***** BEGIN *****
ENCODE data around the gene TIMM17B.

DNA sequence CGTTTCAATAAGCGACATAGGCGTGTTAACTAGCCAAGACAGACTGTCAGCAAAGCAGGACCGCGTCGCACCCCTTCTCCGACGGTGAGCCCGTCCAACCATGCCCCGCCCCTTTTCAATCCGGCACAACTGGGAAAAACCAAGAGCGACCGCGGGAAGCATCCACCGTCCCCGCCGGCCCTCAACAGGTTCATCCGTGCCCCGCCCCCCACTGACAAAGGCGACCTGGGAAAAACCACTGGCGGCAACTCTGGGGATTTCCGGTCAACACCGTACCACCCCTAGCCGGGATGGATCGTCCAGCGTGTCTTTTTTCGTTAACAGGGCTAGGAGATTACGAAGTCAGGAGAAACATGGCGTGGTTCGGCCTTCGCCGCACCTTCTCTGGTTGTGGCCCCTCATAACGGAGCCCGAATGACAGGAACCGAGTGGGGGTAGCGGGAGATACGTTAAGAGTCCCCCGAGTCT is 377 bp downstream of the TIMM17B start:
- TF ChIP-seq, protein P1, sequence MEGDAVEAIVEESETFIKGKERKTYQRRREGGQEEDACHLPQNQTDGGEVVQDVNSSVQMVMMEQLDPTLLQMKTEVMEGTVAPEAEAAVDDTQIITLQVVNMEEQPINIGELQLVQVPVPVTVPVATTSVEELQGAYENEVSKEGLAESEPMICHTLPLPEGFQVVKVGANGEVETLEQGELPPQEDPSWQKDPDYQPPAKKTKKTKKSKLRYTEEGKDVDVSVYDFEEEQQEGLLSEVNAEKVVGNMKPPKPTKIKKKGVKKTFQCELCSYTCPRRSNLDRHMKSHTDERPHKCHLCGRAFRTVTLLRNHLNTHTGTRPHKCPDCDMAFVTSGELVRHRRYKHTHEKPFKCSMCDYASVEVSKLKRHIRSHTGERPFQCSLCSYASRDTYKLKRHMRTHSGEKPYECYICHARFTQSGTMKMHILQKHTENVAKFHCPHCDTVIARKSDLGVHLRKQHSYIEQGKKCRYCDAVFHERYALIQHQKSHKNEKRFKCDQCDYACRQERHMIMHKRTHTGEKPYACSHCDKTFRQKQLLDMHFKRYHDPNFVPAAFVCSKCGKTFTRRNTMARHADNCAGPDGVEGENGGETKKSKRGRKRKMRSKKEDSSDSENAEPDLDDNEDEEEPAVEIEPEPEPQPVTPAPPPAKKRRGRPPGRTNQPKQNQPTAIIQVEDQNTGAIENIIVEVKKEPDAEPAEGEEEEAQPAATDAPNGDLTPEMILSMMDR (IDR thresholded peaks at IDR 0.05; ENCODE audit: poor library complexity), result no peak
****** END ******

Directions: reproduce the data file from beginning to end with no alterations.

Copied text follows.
ENCODE data around the gene TIMM17B.

DNA sequence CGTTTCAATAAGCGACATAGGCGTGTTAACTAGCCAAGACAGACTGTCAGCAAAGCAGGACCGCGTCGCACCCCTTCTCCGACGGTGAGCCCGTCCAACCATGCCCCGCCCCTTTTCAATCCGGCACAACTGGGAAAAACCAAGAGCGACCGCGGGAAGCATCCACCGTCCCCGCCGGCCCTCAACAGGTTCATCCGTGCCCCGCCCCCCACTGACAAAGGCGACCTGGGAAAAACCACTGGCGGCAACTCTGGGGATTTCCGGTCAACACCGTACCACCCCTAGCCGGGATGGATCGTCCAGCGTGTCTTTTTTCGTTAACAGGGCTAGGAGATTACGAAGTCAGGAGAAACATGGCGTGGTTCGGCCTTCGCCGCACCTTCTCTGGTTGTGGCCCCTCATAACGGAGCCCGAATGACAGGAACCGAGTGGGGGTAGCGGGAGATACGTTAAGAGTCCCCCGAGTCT is 377 bp downstream of the TIMM17B start:
- TF ChIP-seq, protein P1, sequence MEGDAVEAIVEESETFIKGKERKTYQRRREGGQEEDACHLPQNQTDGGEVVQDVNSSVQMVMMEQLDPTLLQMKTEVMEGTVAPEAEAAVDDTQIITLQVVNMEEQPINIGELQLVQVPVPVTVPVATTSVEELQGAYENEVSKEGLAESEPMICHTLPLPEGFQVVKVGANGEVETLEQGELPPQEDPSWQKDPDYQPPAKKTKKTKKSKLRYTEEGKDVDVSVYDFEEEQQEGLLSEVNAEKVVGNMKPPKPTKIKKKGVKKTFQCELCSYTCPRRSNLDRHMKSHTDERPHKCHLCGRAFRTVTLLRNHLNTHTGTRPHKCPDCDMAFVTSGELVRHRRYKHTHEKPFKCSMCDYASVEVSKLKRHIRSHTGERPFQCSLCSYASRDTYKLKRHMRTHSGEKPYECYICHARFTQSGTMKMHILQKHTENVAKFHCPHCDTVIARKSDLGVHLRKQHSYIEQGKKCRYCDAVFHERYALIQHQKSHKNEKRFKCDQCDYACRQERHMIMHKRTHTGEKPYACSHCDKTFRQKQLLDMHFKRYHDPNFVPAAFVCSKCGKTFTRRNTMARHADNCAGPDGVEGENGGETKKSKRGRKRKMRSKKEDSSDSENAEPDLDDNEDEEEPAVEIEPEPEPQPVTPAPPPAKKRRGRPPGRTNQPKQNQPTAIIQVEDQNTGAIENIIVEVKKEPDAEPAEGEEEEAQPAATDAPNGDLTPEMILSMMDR (IDR thresholded peaks at IDR 0.05; ENCODE audit: poor library complexity), result no peak